Goldmünzen besitzt. Gesucht sind nun visionäre Unternehmer, Stiftungen
und Gönner, die sich dieses historischen Projekts annehmen, zum Wohle
der Schweiz und der Menschen überhaupt, weltweit.
– Parlamentarische Initiative
Schaffung eines Goldfrankens
Eingereicht von Schlüer Ulrich
Eingereicht im Nationalrat
Stand der Beratung Im Plenum noch nicht
Gestützt auf Artikel 160 Absatz 1 der Bundesverfassung
und Artikel 107 des Parlamentsgesetzes reiche ich folgende parlamentarische
Die Bundesverfassung sei wie folgt zu ergänzen:
Art. 99 Abs. 2 (neu) (die bisherigen Abs. 2 bis
4 werden zu den Abs. 3 bis 5)
Der Bund schafft einen offiziellen Schweizer
Goldfranken mit einem Satz von Münzen mit je fixiertem Gehalt an Gold.
Er regelt die Konzessionierung der zu dessen steuerfreien Herausgabe berechtigten
1. Beim heutigen Goldpreis von rund 45 000 Franken
pro Kilogramm wird es Kleinsparern ungebührlich erschwert, Teile ihres
Vermögens Schritt für Schritt in Gold anzulegen und damit vor
befürchteter Entwertung abzusichern. Dieser, einer Diskriminierung
nahekommende Missstand muss beseitigt werden, indem ein offizieller Schweizer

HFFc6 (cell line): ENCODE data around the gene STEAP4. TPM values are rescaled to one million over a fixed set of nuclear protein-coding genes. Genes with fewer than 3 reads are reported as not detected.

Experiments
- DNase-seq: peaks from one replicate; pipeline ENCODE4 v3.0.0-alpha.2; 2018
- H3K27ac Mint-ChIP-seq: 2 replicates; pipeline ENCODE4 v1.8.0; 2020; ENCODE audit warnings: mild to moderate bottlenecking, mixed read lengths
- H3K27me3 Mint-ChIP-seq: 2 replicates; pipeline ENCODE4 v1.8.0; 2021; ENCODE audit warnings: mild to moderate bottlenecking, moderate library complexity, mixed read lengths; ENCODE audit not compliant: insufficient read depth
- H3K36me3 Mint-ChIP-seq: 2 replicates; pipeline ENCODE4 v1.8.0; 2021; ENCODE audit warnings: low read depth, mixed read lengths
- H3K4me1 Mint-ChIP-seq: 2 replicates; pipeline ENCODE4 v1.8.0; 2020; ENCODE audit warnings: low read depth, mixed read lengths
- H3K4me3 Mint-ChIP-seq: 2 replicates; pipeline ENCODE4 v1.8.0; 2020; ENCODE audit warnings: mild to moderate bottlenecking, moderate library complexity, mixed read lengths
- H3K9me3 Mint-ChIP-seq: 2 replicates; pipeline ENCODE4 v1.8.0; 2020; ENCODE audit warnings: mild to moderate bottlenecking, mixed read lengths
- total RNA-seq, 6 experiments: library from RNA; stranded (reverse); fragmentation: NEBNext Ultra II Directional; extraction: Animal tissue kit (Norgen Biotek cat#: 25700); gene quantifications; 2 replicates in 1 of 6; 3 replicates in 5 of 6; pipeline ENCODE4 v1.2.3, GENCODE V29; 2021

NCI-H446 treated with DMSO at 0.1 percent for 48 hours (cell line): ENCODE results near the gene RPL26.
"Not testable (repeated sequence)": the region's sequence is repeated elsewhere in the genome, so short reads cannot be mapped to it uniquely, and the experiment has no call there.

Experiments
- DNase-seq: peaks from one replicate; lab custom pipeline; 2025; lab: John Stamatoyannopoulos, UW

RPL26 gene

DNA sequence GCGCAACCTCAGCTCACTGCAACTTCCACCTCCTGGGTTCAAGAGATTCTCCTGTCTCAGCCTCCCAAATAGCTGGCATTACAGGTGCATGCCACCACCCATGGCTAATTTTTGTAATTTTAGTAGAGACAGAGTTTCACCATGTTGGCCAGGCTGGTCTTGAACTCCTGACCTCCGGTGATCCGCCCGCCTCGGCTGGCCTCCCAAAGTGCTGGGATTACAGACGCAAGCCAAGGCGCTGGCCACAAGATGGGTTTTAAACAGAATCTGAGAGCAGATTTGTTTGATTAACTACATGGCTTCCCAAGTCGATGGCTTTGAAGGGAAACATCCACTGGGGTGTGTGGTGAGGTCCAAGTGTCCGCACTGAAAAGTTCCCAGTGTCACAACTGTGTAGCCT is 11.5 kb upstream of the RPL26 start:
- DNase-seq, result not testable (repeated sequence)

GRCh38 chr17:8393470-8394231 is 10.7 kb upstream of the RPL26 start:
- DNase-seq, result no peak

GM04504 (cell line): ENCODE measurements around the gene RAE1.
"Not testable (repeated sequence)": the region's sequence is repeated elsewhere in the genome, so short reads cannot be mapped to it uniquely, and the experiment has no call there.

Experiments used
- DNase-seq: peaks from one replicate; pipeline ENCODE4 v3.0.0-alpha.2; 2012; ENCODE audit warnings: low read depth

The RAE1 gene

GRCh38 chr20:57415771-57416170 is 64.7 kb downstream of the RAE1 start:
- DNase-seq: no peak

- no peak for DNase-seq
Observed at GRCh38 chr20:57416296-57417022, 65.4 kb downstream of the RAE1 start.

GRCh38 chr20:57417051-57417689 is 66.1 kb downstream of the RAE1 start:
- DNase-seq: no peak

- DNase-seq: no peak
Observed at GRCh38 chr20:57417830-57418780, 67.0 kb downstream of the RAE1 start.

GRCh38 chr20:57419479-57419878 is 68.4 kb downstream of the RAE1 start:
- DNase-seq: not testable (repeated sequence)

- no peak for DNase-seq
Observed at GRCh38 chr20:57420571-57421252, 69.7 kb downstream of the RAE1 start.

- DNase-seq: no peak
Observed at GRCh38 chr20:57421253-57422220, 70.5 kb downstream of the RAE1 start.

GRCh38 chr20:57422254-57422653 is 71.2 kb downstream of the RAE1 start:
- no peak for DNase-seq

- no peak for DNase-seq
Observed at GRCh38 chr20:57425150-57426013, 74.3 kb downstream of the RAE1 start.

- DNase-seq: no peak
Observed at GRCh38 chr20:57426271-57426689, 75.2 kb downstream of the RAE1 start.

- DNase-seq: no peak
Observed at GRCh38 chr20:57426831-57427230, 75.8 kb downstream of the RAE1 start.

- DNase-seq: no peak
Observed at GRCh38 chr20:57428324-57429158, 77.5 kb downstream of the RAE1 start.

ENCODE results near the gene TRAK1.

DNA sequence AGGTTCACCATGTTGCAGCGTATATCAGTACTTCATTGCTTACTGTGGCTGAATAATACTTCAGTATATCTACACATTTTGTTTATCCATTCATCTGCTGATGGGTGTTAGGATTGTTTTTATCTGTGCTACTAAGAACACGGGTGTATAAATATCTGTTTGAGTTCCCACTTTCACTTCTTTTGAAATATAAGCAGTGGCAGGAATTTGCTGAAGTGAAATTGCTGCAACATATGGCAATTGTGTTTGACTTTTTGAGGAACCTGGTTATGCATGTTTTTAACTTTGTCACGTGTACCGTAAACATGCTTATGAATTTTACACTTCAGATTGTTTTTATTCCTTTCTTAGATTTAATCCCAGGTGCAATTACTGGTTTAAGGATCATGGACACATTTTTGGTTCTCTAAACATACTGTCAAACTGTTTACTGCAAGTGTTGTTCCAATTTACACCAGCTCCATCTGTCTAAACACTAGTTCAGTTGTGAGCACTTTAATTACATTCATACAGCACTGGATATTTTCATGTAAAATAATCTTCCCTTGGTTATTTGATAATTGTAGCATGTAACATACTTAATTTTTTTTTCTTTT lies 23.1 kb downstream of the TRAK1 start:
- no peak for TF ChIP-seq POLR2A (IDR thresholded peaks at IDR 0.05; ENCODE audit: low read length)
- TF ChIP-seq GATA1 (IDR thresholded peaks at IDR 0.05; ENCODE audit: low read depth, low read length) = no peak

Goldfranken mit einem Satz von Münzen geschaffen wird, die für
jedermann erschwinglich sind. Eine Münze mit 0,1 Gramm Goldgehalt
würde heute rund Fr. 4.50, jene mit 1 Gramm Gold rund Fr. 45.- kosten.
2. In Zeiten internationaler Währungsturbulenzen
wird der Schweizerfranken oft Fluchtwährung, woraus nicht selten eine
markante Aufwertung des Frankens resultiert mit den bekannten Wettbewerbs-Erschwernissen,
insbesondere für Exportwirtschaft und Tourismus. Sobald die Schweiz
einen offiziellen Goldfranken schafft, bietet sich dieser Goldfranken als
attraktive Fluchtwährung an - was schwer zu bewältigende Kurssteigerungen
des Schweizerfrankens in Grenzen hält.
3. Wenn der Bund Konzessionen für die Ausgabe
von Schweizer Goldfranken allein an Schweizer Banken vergibt, erhöht
sich die Attraktivität des Finanzplatzes Schweiz markant. Der Schweizer
Goldfranken hat mit den in Gold gehaltenen Währungsreserven der Nationalbank
nichts zu tun. Die zur Ausgabe von Schweizer Goldfranken konzessionierten
Banken beschaffen sich das für dessen Herstellung benötigte Gold
auf dem freien Markt - in dem Umfang, als Nachfrage von Kunden besteht.
4. Der Bund hat im Rahmen der Konzessionierung
der zur Goldfranken-Herausgabe berechtigten Banken zu überwachen,
dass der Goldgehalt der Goldfrankenmünzen strikt eingehalten wird,
damit der Bund den Goldgehalt der offiziellen Goldfrankenmünzen garantieren
Reimann LukasStamm Luzi